Impatiens necrotic spot virus (INSV) appeared on some homeowners’ impatiens plants this summer in Illinois. That is not unusual, despite efforts by growers to keep the disease out of production areas. INSV is a viral disease that has become far too common on ornamental plants in the United States It is in a viral group called the tospoviruses. Another virus that causes similar symptoms is tomato spotted wilt virus. In fact, the two were considered strains of the same virus until the early 90s. INSV is more often found in ornamental plants, while TSWV is more common on vegetable and field crops. Both diseases cause leaf and stem ring spots, as well as mottling and mosaic patterns. There may be a wavy-line pattern through the foliage with parallel lines. The leaf spots may be yellow, white, gray, or brown/black. If you have never seen these viral diseases before, you might mistake them for fungal leaf-spotting diseases. Eventually plants will be stunted, with small leaves and poor plant vitality. I see INSV most frequently in impatiens. Both viruses are spread by thrips, usually the western flower thrips. The University of Illinois Plant Clinic can test for the diseases using immunostrip tests, a variation of ELISA (enzyme linked immosorbant assay) tests.
INSV is a big problem in the greenhouse industry because thrips are difficult to contol. It takes only one thrips (thrips is singular and plural!) to spread the virus, and many ornamental plants and weeds can host this disease. Annuals and perennials that are propagated in greenhouses and sold to the public may also have the virus. If you have purchased a virus-infected plant or flat of plants, you must deal with the problem all season or until the plant dies. It is generally believed that INSV will not overwinter in Illinos without a live host plant.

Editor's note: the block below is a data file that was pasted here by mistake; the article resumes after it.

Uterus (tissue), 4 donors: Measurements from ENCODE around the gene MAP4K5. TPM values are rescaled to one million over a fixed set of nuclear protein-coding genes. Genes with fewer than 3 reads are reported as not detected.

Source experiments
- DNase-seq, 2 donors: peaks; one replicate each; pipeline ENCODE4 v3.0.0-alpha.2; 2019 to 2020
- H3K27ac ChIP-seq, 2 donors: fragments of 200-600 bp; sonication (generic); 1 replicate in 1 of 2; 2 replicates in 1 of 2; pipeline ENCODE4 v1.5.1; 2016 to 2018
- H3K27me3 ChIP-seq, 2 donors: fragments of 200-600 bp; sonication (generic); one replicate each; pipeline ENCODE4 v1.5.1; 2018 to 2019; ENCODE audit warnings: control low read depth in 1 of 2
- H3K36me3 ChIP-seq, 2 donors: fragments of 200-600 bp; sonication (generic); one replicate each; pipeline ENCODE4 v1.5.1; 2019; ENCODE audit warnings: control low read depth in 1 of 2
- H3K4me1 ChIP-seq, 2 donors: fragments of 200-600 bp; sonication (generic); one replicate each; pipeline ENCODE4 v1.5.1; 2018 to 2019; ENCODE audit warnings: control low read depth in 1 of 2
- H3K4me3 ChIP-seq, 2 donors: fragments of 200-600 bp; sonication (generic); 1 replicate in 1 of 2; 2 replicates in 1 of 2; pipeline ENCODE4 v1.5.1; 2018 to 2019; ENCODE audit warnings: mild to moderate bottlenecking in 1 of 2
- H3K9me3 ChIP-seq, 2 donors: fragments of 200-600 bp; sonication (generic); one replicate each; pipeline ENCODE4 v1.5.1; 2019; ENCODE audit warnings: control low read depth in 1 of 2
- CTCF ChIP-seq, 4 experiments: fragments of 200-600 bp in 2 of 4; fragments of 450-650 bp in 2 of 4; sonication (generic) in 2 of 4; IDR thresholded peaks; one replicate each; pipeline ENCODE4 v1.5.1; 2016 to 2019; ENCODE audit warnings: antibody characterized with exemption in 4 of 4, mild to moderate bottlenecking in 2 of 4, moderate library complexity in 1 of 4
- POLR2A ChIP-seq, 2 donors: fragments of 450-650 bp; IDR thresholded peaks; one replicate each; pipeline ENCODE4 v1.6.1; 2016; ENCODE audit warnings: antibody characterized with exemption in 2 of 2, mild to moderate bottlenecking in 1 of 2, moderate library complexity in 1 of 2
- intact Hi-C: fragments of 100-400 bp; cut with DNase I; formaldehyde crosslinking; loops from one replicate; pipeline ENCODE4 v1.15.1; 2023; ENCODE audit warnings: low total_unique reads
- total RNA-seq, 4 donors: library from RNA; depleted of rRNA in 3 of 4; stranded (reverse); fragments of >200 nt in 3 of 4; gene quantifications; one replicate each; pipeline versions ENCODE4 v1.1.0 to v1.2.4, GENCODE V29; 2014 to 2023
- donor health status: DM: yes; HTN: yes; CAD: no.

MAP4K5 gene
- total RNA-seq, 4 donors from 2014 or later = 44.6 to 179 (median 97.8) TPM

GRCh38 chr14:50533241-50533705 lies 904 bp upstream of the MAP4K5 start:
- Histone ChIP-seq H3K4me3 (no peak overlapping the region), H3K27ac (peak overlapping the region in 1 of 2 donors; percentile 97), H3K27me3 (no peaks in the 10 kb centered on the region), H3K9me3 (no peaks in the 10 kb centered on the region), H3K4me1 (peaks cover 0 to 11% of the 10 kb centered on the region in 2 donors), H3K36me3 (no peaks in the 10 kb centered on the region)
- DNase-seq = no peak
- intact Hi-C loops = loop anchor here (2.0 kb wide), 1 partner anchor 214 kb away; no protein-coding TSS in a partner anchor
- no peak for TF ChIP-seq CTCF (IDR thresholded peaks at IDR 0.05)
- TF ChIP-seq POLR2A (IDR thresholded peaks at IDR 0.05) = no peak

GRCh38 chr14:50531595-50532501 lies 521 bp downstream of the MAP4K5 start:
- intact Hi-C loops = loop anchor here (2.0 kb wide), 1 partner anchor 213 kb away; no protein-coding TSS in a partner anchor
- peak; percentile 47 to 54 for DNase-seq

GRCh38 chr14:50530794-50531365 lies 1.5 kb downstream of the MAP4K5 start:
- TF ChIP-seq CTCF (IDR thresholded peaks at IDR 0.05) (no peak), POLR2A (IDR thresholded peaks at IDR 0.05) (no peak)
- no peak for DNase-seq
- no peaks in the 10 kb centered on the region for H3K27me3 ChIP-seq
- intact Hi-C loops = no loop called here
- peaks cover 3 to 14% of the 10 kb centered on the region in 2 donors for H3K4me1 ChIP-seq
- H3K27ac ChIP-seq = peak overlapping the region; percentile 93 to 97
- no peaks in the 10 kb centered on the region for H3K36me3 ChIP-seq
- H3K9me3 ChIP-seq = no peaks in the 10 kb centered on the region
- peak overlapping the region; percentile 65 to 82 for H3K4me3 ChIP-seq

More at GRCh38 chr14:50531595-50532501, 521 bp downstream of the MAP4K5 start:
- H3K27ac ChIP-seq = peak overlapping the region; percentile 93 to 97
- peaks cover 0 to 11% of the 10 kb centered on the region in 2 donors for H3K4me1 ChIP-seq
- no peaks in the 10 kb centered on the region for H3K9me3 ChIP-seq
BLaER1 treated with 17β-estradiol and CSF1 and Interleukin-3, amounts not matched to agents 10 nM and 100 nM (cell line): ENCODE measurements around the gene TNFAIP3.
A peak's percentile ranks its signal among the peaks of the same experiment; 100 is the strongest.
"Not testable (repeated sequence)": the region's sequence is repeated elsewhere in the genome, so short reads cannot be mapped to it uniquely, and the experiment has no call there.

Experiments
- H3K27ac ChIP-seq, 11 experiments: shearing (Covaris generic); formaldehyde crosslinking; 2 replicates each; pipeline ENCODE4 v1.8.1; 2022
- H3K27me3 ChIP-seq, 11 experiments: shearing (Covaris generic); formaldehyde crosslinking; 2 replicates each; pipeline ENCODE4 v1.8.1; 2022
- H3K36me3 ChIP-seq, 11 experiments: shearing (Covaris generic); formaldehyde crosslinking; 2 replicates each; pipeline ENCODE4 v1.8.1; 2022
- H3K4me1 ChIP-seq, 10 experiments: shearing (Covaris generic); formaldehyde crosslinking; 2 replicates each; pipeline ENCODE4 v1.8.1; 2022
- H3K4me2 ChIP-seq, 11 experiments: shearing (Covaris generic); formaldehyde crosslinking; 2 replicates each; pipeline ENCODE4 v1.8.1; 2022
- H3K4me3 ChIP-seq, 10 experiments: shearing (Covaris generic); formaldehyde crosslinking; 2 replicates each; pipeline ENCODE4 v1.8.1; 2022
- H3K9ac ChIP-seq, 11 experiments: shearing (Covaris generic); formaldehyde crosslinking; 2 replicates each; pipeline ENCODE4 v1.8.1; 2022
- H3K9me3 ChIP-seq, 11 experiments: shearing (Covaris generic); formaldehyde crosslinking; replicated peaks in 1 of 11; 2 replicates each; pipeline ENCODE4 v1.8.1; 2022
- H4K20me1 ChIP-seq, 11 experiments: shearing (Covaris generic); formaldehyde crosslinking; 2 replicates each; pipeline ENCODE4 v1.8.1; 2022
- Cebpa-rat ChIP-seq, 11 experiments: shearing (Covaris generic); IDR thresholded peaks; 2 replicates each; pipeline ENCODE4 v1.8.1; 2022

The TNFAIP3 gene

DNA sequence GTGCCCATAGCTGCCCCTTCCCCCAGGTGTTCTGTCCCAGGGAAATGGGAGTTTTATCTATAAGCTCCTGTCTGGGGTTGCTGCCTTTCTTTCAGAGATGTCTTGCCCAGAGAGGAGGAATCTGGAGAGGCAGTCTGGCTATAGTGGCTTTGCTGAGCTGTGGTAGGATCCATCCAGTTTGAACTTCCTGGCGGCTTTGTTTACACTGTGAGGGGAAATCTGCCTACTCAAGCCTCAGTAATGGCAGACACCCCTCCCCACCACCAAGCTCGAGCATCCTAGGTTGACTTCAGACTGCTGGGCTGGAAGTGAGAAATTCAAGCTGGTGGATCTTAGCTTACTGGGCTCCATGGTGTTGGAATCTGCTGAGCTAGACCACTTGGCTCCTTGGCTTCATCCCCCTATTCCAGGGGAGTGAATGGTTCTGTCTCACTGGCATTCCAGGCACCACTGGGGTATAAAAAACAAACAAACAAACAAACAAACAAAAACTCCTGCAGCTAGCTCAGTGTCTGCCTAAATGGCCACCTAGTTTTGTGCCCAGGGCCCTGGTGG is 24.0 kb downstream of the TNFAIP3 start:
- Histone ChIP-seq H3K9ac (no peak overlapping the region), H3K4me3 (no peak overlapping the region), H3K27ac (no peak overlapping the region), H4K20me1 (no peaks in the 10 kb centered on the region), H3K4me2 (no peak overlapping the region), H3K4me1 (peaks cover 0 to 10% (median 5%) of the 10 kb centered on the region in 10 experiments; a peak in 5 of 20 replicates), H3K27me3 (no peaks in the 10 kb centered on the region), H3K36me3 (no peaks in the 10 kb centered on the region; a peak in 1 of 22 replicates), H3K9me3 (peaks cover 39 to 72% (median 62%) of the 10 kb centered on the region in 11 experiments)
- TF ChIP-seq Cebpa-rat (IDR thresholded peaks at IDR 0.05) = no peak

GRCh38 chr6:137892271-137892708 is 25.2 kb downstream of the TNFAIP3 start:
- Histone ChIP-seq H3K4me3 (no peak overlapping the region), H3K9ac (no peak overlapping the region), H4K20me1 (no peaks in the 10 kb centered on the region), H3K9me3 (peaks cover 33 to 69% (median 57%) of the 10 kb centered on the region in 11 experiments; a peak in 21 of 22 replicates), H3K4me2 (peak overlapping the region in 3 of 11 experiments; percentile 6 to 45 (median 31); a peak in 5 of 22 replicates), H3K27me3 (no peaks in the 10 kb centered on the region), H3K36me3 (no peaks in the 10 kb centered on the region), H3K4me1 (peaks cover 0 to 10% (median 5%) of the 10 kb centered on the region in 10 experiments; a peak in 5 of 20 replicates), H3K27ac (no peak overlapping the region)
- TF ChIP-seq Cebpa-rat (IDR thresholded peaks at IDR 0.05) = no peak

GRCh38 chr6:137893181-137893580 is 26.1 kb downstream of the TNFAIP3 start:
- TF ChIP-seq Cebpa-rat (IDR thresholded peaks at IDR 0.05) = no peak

A few hosts of INSV include impatiens, begonia, vinca, cineraria, exacum, cyclamen, chrysanthemum, and alstroemeria; but there are many more flowering plants, vegetables, and weeds that can host this virus.
Viral diseases remain with a plant until its death. For this reason, we need to remove infected plants (including roots) from the garden and try to prevent further spread. A concise and helpful publication available from Colorado State University Extension can be found at http://www.ext.colostate.edu/pubs/garden/02947.pdf. This report on greenhouse plant viruses describes INSV and TSWV in more detail and shows pictures of symptoms with which you should become familia